To confirm that your pet has diabetes insipidus, your veterinarian may ask you to do a modified water deprivation test. A pet deprived of water will normally show a concentration of the urine.
It is caused by either failure to produce anti-diuretic hormone (ADH) or inability of the renal tubules to properly respond to ADH. When this is not the case it is a sign that the body fails to properly reabsorb water either because of a failure to produce anti-diuretic hormone (ADH) or inability of the renal tubules to properly respond to ADH. This failure to properly reabsorb water is called diabetes insipidus (DI), whereas a deficiency of insulin secretions by the pancreas causes Diabetes Mellitus.
Note that there are important contraindications for performing the modified water deprivation test. Performing the test if these conditions are present may be life-threatening! If an animal is dehydrated, it is already releasing the maximum amount of ADH. If an animal is known to have renal disease (and testing should be performed to ensure that it does not!), the renal tubules will be unable to respond appropriately to ADH during the test.
The symptoms of canine diabetes are not specific to diabetes alone. In order to rule out to rule out other common causes of excessive thirst and urination, including your veterinarian will perform the following diagostic tests such as a urinalysis and urine culture, complete blood count, bile acid test, tests of the adrenal gland, thyroid hormone test and X-rays or ultrasound, depending on the type of diabetes suspected.
When you are bringing your pet to the vet for any illness it is a good precaution to fast your dog for at least 12 hours. With no food intake it will be easier to perform certain tets and the blood analysis will reflect the 'real' blood status, indepedently of the food ingested. A high amount of glucose indicates that diabetes mellitus is likely.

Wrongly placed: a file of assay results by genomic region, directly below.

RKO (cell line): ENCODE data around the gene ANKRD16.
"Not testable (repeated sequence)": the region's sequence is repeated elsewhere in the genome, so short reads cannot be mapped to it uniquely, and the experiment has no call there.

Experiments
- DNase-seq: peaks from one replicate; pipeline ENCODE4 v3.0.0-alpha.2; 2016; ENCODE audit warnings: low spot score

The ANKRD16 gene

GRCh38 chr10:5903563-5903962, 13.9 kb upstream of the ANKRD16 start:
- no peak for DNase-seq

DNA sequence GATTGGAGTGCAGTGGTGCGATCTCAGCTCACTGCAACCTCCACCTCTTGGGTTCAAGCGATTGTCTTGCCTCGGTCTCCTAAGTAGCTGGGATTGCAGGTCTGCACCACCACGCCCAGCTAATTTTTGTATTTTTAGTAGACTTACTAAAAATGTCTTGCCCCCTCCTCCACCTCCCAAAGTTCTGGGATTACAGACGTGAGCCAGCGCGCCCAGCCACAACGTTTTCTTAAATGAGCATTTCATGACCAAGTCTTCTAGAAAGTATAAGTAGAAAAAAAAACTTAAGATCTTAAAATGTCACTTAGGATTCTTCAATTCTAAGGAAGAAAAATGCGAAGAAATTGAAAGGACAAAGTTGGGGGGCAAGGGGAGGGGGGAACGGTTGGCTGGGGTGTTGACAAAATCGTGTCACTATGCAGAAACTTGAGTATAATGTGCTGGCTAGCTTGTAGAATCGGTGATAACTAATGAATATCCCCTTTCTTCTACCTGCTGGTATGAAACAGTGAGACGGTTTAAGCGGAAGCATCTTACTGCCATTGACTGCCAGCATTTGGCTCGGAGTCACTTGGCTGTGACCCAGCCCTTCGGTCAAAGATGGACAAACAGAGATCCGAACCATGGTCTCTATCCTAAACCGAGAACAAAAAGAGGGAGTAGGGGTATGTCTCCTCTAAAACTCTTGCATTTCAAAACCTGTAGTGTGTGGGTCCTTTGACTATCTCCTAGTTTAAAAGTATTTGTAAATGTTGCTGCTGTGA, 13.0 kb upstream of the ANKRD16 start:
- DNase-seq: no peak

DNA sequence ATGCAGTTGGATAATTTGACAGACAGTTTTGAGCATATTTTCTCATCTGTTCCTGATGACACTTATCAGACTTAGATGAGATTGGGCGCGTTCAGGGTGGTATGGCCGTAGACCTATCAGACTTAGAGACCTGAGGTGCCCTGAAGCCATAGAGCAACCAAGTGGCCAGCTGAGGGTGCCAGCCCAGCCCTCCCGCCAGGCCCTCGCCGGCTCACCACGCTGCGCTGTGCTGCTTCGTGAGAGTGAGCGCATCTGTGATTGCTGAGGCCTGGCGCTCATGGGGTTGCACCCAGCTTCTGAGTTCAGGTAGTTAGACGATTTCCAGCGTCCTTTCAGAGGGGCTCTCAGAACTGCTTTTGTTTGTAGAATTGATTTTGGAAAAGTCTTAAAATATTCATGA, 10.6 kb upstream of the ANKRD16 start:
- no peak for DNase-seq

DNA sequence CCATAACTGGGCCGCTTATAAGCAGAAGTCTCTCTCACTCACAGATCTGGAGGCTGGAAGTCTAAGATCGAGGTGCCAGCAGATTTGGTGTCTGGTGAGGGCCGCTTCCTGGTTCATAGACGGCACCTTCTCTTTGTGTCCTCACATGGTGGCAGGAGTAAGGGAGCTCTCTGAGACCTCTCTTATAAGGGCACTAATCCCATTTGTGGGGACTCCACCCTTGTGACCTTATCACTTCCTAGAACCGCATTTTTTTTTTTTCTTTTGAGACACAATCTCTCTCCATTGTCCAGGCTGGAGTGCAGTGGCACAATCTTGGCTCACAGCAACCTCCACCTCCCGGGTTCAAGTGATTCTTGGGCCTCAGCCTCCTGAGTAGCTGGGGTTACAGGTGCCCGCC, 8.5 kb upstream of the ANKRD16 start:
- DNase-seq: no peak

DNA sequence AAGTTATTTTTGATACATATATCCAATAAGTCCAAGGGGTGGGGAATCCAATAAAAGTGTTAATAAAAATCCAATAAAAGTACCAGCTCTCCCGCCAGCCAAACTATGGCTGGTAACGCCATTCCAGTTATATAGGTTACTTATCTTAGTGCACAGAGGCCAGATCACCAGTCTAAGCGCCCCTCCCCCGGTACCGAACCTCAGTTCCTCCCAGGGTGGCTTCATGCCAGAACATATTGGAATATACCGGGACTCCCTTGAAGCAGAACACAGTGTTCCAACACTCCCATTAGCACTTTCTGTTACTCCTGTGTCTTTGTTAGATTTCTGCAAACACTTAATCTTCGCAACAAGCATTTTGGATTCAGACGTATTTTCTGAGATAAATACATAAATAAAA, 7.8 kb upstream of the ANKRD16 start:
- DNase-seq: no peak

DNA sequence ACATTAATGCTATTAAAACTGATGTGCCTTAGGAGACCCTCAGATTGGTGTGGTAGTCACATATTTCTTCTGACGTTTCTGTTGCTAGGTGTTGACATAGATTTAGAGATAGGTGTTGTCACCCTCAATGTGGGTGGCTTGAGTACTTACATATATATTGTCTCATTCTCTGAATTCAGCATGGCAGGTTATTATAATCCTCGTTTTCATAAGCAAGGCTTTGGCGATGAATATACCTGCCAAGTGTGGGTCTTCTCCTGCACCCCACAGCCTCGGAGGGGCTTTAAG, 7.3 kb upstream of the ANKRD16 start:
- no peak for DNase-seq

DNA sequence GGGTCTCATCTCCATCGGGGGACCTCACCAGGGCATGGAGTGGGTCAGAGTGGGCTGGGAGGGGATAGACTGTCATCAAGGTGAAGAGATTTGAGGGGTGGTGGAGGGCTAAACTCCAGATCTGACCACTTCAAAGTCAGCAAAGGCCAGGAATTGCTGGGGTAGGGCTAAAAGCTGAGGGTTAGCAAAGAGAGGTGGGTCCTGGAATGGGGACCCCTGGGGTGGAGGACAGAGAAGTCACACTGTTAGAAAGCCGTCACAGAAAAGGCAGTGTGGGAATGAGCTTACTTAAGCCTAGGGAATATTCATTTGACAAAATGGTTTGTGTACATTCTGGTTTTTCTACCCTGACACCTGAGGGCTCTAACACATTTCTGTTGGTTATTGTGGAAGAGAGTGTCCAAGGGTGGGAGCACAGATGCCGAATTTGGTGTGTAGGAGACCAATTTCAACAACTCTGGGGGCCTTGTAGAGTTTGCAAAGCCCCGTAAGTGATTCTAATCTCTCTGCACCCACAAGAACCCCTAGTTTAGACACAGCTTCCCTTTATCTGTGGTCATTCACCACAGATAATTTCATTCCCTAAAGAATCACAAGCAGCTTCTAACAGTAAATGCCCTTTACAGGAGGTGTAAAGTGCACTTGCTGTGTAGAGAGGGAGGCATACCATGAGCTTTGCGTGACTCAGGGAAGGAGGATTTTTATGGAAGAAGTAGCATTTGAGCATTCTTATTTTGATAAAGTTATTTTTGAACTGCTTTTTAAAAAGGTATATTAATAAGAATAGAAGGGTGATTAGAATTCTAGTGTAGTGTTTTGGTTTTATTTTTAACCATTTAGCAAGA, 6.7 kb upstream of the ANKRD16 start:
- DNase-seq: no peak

Consequences and Precautions
Pets with diabetes mellitus are more susceptible to develop urinary tract infections. However it is not clear whether this is due to the elevated blood sugar levels that make the pet more prone to infections or to the general debility (weakness) of poorly regulated diabetes which makes such infections more common.
There is no cure for diabetes in humans or animals. Right now only the conditions associated with the disease can be treated. Canine diabetes must be treated and monitored properly, otherwise the animal will suffer and die. For pets with diabetes insipidus, your veterinarian can prescribe medication that may help decrease the frequency of urination. For pets with diabetes mellitus, insulin must be injected once or twice daily for the rest of your pet's life.
Most oral hypoglycemic substances only work if the pancreas is still producing some insulin. This is why oral medications are ineffective in dogs (because dogs almost always have type I diabetes mellitus).
Monitoring is important because the amount of insulin your pet needs could change throughout the pet's lifetime. So insulin should be monitored on a regular basis by a veterinarian. In addition, your pet should be on a veterinarian-recommended diet (low-carbohydrate, low-fat, high-fiber). Owners should also follow the NO EAT, NO TREAT(ment) rule: first feed your diabetic pet, wait a half hour and then give the insulin injection.
Some veterinarians also recommend that your pet be neutered. Not only can changes in your pet's reproductive hormonal cycle make insulin regulation difficult, but your pet may pass the condition to its offspring because the tendency to develop diabetes is hereditary. Likewise, dogs with congenital nephrogenic DI should not be bred in case there is a genetic predisposition to the disorder.